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Creativity is not an external force or a rare skill; it's a habit that can be learned and exercised every day. This course challenges preconceived notions about creativity and provides valuable tools that will unlock this skill to help you generate better ideas faster. Let Stefan Mumaw help you identify and break down creative obstacles, and lead you through a few short, fun exercises that build your creative muscles, while illuminating key points about your behavior, experience, and perspective that you might not have realized before.
Let's explore the obstacles that can derail our pursuit of developing positive creative habits in our lives. There's a subtle difference between inspiration and motivation. Inspiration has historically been an illusive conceptual state, one that creatives constantly pursue and often cite as the reason for their best creative efforts and most imaginative work. Its absence has also served as a convenient scapegoat for expected and unimaginative ideas. It's natural to believe that creativity feeds off of inspiration because it's true.
But I would argue that the more habitual cause behind our most unremarkable solutions isn't the lack of inspiration, but the absence of motivation. A key to overcoming either is understanding the difference. Inspiration is defined as the process of being mentally stimulated to do something, especially something creative. It's derived from a Middle English term translated as divine guidance. Motivation is defined as the general desire of someone to do something. It too comes from a Middle English term.
But its translation is, to move. The difference is that one is defined as an external force while the other is defined as an internal drive. Inspiration has us waiting impatiently for something to happen to us, which we can do little about unless it chooses to come over for a visit. Motivation however is in our control. It comes from within and propels us to act. Here's an exercise that might help you see the difference. You'll benefit from being in an area with a lot of office supplies or arts and crafts materials around. So, if you're in an area that seems sparse, you may want to move to an area with more objects around. Ready? This exercise is called, Bug's Ride, and it's going to take five minutes.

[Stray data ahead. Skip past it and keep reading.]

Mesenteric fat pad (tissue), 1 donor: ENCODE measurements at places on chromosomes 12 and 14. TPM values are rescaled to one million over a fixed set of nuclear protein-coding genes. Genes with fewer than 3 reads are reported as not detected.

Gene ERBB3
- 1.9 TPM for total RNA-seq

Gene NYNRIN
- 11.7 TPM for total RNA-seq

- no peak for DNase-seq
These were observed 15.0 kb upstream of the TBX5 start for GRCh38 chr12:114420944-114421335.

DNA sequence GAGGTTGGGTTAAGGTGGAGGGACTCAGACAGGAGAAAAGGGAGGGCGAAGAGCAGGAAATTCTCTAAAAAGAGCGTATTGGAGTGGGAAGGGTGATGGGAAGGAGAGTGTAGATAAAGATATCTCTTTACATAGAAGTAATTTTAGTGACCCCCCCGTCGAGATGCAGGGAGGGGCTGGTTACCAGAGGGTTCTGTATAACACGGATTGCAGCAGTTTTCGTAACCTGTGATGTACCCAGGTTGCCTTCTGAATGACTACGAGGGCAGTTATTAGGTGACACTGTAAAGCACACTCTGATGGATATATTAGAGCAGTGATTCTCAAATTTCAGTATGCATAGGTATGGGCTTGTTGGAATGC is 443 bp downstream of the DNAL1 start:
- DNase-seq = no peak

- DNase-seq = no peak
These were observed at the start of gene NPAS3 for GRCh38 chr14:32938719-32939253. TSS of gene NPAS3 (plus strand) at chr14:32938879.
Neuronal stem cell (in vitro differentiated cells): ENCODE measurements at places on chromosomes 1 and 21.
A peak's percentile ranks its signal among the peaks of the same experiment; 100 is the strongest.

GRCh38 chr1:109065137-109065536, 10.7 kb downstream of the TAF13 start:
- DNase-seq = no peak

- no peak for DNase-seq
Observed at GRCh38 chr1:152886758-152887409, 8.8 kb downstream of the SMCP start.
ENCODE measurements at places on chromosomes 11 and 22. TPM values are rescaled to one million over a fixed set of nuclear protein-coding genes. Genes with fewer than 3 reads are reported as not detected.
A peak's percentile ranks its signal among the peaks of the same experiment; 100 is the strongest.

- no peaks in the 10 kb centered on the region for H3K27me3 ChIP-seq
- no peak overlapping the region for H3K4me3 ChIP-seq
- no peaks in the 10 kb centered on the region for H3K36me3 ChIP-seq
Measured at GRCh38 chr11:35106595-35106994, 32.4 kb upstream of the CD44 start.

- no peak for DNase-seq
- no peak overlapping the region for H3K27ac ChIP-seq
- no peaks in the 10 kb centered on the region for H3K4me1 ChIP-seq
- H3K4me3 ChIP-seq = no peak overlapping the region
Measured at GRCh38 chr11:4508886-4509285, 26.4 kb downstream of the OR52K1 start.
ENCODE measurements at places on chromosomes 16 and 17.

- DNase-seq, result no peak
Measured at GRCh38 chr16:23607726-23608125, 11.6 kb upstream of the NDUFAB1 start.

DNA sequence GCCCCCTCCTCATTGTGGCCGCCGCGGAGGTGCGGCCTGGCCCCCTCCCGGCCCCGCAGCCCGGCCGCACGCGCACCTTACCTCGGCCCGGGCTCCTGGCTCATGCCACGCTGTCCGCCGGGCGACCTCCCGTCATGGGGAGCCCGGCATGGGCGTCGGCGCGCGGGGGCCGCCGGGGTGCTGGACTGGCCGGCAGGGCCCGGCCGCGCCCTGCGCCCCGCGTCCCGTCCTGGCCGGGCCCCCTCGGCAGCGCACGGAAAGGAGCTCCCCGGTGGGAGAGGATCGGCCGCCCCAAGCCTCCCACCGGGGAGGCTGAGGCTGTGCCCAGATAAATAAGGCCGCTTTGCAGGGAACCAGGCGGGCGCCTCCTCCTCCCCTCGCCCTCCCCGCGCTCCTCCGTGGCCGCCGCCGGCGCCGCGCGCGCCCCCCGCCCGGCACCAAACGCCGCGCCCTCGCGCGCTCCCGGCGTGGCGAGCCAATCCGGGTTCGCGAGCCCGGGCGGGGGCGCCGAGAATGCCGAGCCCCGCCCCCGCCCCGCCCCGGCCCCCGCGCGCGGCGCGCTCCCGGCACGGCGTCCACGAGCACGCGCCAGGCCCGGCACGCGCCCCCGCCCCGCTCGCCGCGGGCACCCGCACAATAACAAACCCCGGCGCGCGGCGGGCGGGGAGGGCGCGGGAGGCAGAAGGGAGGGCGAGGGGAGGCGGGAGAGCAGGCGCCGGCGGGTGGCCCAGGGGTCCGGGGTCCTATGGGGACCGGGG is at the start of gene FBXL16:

Bugs are a lot like people, especially as it pertains to their desire to experience the thrill of a carnival ride. So you're going to give it to em. Your task is to use whatever household junk, arts and crafts supplies, or any other needed building materials you can find in your immediate area to design a carnival ride for a bug. You can disassemble objects to use various parts, utilize your environment or even find items to use as propellents as necessary. Think of your self as mini Walt and you're making Bugsneyland.
You have five minutes to complete your ride, are you ready? Pause the movie now and go for it. Now, take a look at what you made. Imagine in your mind how your ride would work for that bug, what they would experience as they rode it. You were not inspired to create that, you were motivated to do so. I gave you a problem to solve and you made a conscious decision to solve it. You happened to it, it didn't happen to you. Here's what I made. I call it the Ski Slope of Death. I was inspired by the arts and crafts materials that I had, but I was really motivated by the time restriction.
Five minutes isn't much time to make something, so that five minutes really pushed me to create something more slide oriented. When we're evaluating our creative energy and output, do we confuse inspiration with motivation? While still infinitely valuable, inspiration can be found anywhere, on any website, in any magazine. Even on your desk if you're willing to look for it. Motivation to act on everyday inspiration, however, is the source of continuous fuel. It could be the accelerant we need to produce more quality ideas.
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